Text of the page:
Toronto Star's View: Justin Trudeau takes ‘sunny...
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Mar 08, 2016  |  Vote 0    0

Toronto Star's View: Justin Trudeau takes ‘sunny ways’ to Washington summit

Resetting the Canada-U.S. relationship is a matter of some urgency after a season of strain under Stephen Harper’s Conservatives

OurWindsor.Ca

Prime Minister Justin Trudeau is doing his charismatic best to cash in on the celebrity attention he’s getting in the American media in the run-up to his trip to Washington this week, and rightly so. Such a focus on Canada is rare, and it rarely lasts.

This is the most important trip to the U.S. capital by a Canadian prime minister since Jean Chrétien’s visit back in 1997. Resetting the Canada-U.S. “special relationship” is a matter of some urgency after a season of strain under Stephen Harper’s Conservatives, and not just because of our $1.4-trillion two-way trade and investment.

We’re also close friends, neighbours and allies. We criss-cross each other’s borders 35 million times a year. We have similar democratic values. Share ecosystems. And our security interests are closely intertwined.

Latterly, we’ve come to understand that we also share a common responsibility for the climate.

As President Barack Obama put it after he met Trudeau at the Asia-Pacific summit last fall, “across the board our interests align.”

So apart from the photo ops, Trudeau and Obama will have plenty to discuss when Obama, the 2008 candidate of hope, hosts Trudeau, the candidate of sunny ways, at a state dinner on Thursday.

For Trudeau it’s a rare opportunity to bend the president’s ear on bread-and-butter issues that matter to Ottawa: Sclerotic borders since the terror attacks of 15 years ago, and the need for smoother, more efficient trade. The never-ending softwood lumber dispute, fuel emissions standards, the Trans-Pacific Partnership trade deal and Arctic co-operation. Plus, importantly, setting out Trudeau’s markers for the next U.S. administration.

As former Conservative prime minister Brian Mulroney puts it, “not much happens on the international scale between Canada and the United States if there’s not a personal relationship between the president and the prime minister.”

While Obama will be in office only for the rest of the year, Trudeau’s visit offers an opportunity to send a positive message about Canada’s Liberal government to Obama’s potential successors as well.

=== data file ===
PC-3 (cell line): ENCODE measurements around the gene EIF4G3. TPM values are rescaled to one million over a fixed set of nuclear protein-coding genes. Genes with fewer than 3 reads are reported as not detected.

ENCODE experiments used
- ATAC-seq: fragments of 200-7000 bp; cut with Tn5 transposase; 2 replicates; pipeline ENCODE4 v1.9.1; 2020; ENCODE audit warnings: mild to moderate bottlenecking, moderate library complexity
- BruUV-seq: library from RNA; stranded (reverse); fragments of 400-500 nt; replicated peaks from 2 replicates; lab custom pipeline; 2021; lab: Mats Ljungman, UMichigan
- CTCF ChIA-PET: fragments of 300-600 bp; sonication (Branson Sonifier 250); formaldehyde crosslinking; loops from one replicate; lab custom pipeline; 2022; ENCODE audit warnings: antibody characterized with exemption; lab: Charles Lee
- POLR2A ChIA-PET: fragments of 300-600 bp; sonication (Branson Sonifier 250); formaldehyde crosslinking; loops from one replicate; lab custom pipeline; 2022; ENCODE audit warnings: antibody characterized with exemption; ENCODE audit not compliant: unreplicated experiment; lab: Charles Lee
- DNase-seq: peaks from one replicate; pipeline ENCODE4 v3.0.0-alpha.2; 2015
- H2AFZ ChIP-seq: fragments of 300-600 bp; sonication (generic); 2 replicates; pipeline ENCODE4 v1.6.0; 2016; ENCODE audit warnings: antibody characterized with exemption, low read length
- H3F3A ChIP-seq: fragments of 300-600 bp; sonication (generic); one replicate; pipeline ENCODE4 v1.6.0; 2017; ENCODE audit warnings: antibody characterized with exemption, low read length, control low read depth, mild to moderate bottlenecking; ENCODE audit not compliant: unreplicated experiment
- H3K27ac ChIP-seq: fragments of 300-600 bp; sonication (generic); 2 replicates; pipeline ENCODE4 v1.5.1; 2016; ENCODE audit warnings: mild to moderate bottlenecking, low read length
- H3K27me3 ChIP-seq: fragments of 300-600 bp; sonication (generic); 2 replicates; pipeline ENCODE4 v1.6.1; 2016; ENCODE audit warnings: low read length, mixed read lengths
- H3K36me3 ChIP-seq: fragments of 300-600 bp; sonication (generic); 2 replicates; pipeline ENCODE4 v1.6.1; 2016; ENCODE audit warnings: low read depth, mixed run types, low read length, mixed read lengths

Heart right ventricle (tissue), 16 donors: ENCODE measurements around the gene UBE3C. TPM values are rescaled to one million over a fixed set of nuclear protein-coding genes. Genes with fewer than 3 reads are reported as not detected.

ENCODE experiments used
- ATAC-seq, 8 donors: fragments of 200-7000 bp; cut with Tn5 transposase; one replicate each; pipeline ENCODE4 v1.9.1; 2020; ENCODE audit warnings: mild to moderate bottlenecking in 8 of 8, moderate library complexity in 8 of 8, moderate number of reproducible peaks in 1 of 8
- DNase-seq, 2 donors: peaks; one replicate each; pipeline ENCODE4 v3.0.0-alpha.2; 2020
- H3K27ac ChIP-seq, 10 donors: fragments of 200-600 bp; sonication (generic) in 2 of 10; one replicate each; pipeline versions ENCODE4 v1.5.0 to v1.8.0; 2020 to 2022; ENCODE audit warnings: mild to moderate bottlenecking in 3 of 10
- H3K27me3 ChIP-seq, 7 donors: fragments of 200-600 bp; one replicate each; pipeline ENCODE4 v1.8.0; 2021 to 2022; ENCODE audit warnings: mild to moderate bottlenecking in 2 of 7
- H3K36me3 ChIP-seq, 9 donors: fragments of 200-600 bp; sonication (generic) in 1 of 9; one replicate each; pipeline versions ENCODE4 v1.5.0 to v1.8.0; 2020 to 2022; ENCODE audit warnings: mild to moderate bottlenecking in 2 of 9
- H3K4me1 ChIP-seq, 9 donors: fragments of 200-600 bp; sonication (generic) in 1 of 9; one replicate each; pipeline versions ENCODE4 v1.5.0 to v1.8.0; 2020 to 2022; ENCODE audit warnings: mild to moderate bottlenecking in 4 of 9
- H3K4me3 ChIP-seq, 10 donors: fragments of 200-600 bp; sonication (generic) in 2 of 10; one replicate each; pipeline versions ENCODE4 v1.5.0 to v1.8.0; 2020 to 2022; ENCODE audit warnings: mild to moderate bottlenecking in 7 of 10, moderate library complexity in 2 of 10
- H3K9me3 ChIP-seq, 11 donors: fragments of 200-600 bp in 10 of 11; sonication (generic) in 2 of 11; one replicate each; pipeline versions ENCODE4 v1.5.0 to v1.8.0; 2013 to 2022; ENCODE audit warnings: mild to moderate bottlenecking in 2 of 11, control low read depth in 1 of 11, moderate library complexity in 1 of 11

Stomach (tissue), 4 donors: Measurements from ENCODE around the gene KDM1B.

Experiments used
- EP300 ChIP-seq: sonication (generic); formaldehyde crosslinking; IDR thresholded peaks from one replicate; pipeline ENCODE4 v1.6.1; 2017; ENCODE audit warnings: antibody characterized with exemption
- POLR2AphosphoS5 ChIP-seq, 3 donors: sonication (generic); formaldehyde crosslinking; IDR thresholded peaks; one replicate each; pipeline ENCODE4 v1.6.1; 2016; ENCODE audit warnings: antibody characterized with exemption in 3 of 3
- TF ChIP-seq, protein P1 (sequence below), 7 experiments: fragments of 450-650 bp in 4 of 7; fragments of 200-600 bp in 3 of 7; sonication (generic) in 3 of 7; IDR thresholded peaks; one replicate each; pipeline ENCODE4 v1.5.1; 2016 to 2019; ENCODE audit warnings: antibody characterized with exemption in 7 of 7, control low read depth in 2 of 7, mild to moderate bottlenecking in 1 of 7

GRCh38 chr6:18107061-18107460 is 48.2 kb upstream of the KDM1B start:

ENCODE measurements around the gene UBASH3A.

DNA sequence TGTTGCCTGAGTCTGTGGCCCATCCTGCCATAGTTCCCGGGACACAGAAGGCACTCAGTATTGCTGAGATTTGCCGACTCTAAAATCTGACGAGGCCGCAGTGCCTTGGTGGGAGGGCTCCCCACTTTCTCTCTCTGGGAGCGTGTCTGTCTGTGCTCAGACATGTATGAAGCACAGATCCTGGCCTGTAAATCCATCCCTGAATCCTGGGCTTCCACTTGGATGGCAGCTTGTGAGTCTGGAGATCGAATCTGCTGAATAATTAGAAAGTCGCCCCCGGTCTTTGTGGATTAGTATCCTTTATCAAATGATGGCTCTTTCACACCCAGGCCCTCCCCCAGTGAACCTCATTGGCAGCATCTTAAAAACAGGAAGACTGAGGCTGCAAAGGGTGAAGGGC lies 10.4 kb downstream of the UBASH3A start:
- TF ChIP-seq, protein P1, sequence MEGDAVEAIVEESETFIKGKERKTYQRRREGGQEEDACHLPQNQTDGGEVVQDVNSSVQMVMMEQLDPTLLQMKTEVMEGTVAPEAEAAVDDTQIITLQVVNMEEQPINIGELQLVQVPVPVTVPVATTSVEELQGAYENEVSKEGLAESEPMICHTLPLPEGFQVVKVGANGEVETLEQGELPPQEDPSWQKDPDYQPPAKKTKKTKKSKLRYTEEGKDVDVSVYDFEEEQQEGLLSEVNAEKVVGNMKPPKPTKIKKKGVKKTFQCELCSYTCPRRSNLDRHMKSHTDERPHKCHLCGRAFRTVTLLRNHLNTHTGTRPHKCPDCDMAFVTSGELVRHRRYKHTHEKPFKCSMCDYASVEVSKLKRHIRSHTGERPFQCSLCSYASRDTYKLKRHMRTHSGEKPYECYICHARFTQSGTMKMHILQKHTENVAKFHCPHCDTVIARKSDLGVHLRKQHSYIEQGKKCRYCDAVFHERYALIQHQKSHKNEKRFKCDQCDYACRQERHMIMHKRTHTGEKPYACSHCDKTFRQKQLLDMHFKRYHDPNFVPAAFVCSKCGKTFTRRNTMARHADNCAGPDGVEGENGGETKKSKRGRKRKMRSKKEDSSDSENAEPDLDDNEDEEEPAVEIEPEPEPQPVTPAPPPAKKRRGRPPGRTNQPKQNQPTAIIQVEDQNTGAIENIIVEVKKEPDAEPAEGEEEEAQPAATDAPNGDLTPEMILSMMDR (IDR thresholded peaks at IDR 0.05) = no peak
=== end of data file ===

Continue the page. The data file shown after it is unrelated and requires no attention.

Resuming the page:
Hopefully not much time will be spent rehashing Obama’s decision to nix the Keystone XL pipeline (tactfully, after the dust settled in last year’s federal election), or Trudeau’s decision (equally careful) to pull our combat aircraft out of the fight against Daesh militants in Iraq and Syria.

Canadians can only hope, too, that Trudeau restrains any impulse to lecture his hosts. His comment to CBS’ 60 Minutes that Americans need “a little more of an awareness of what’s going on in the rest of the world” was cringe-inducing.

For Obama, the summit provides an opportunity to shore up his legacy by working with a like-minded, progressive leader. Obama hopes to advance his vision of a Canada-U.S.-Mexico climate deal to cut greenhouse gas emissions, an agenda that Democratic front-runner Hillary Clinton has adopted as her own. The campaign against Daesh, in which Canada is playing a larger role on the ground, is also high on the presidential agenda. So is improving entry-exit controls on both sides of the border.

Finally, the president faces the pressure of an American election season in which Donald Trump is on an erratic roll, sucking the media oxygen out of his rivals’ campaigns.

Playing host to the young, hip Trudeau can’t hurt Democrats with the younger voters who turned out in droves for Obama in 2008, and who the party hopes to mobilize again in 2016. As the New York Times put it in a recent editorial, “inspiring young voters is crucial” to the party’s success.

That’s because far more voters in the 18-to-29 group reflexively tilt to the Democrats over the Republicans. But many aren’t diehard loyalists and need to be fired up to get involved and turn out. That’s proving to be a challenge for Clinton, especially.

Having Trudeau to the White House for dinner, on a wave of celebrity media coverage in Vogue magazine, the Washington Post and 60 Minutes, serves as a not-so-subtle reminder that the Democrats, despite being led by two potential presidential nominees of retiree age, are firmly in the progressive, dynamic camp.

There’s a little cashing in going on, by both sides, in this sunny summitry.

Toronto Star

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